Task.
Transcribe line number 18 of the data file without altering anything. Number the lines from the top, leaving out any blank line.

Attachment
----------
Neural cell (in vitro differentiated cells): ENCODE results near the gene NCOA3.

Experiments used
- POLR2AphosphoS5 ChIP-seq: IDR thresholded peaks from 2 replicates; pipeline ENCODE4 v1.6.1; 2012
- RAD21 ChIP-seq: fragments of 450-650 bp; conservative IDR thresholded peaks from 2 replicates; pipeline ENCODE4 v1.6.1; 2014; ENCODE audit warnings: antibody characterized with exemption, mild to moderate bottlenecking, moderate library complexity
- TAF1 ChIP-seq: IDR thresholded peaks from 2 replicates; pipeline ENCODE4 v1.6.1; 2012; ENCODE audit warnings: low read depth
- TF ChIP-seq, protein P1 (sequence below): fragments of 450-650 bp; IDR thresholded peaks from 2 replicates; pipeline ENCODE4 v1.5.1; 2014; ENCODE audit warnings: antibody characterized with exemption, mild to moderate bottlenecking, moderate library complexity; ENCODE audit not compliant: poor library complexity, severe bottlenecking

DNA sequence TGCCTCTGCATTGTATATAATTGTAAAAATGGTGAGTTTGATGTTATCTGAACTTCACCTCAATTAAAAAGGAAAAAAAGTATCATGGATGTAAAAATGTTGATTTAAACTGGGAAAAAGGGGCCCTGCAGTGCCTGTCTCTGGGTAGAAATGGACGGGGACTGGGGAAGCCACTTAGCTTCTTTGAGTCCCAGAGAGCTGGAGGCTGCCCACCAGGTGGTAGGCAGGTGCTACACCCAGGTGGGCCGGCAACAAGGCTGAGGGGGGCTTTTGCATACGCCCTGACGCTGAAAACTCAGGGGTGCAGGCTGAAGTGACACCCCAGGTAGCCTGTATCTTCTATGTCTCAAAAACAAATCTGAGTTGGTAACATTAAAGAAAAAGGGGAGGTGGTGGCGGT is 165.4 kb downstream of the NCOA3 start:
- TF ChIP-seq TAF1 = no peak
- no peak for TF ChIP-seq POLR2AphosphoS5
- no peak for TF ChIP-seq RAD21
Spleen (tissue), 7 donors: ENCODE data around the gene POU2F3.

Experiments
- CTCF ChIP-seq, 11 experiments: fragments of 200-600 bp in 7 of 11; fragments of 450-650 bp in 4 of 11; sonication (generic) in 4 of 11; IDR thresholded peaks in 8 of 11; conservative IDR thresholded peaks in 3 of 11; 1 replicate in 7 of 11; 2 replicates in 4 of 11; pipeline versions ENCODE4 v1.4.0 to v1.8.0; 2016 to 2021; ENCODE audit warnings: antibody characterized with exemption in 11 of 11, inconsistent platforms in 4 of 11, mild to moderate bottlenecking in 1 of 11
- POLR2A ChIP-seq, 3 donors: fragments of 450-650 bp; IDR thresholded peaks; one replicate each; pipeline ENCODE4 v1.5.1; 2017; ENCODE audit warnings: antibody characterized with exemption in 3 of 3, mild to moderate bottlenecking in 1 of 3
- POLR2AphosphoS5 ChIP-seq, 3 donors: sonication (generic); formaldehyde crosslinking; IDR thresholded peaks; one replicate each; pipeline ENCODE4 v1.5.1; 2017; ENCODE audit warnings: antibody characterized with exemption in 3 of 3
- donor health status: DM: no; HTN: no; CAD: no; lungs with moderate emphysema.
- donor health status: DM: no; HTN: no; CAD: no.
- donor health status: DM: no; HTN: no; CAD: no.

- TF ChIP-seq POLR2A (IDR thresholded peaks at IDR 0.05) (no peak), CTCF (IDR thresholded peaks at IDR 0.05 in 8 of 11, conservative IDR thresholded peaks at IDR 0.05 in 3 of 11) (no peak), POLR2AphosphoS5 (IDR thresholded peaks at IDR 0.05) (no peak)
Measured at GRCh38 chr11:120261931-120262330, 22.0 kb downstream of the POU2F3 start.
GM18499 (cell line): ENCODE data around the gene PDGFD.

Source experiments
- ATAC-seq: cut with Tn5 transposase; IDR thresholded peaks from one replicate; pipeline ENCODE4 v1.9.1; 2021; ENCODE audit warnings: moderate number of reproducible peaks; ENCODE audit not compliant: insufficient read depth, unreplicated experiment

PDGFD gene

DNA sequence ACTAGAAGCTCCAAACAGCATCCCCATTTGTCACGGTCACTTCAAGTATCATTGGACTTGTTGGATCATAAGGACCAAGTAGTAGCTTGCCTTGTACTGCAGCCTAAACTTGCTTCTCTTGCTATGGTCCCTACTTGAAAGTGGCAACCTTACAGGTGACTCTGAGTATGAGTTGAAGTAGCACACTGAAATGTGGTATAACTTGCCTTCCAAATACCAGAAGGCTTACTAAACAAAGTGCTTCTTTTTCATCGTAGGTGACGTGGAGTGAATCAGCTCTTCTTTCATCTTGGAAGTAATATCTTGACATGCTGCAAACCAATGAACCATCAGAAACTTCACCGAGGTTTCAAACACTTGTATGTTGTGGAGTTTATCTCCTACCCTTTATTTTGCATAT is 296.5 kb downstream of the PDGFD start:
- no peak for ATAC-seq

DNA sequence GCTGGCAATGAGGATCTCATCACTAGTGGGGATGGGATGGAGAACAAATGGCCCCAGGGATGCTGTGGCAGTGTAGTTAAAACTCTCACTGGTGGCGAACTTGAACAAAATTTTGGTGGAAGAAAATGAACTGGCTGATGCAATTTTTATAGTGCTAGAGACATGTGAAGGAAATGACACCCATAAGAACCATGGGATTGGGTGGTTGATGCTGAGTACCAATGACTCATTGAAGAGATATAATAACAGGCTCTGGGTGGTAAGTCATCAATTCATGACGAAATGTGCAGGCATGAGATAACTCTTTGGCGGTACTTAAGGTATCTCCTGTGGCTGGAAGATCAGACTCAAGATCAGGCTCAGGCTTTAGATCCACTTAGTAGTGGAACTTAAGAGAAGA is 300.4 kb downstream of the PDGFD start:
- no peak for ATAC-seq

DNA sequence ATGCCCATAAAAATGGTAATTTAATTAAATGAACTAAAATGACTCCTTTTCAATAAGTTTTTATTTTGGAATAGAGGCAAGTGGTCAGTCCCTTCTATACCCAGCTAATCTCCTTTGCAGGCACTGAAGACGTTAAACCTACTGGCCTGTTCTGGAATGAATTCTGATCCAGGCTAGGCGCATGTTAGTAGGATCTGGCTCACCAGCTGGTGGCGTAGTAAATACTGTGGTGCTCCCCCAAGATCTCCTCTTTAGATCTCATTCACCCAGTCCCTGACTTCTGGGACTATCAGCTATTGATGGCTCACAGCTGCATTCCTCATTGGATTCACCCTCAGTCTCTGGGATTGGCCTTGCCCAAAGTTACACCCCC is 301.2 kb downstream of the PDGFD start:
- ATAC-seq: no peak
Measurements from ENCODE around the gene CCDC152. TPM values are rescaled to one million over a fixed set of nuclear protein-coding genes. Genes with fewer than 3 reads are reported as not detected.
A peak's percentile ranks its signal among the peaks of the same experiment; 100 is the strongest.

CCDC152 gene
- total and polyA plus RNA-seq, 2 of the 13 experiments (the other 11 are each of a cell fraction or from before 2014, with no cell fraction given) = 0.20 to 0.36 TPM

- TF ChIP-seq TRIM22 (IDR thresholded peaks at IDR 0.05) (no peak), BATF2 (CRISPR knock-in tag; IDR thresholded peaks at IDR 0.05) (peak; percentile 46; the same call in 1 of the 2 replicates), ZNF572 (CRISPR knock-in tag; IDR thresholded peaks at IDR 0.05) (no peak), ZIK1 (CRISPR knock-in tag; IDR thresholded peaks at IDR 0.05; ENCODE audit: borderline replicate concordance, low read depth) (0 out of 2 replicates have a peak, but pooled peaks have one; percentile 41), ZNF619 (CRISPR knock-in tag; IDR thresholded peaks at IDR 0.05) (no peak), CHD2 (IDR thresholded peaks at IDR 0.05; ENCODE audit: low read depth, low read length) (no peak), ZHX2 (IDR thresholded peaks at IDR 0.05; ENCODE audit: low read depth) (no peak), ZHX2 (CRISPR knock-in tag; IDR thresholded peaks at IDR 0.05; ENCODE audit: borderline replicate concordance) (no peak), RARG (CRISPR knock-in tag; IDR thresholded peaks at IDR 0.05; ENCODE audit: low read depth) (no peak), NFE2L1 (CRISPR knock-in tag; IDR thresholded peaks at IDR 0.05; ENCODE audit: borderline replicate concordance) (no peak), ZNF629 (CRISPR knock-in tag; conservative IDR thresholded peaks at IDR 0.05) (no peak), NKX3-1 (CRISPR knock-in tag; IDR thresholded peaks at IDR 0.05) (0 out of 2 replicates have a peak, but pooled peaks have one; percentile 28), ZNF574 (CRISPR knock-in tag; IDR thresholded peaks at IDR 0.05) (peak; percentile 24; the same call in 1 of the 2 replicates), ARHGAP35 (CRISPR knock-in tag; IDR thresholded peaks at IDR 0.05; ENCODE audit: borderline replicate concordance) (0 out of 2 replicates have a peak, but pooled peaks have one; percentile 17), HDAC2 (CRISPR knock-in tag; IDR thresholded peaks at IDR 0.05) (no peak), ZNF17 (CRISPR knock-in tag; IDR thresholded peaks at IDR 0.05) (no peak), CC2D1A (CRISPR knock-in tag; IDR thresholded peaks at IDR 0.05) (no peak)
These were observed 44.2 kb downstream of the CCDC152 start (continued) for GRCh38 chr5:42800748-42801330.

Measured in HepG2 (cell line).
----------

- donor health status: DM: no; HTN: no; CAD: no.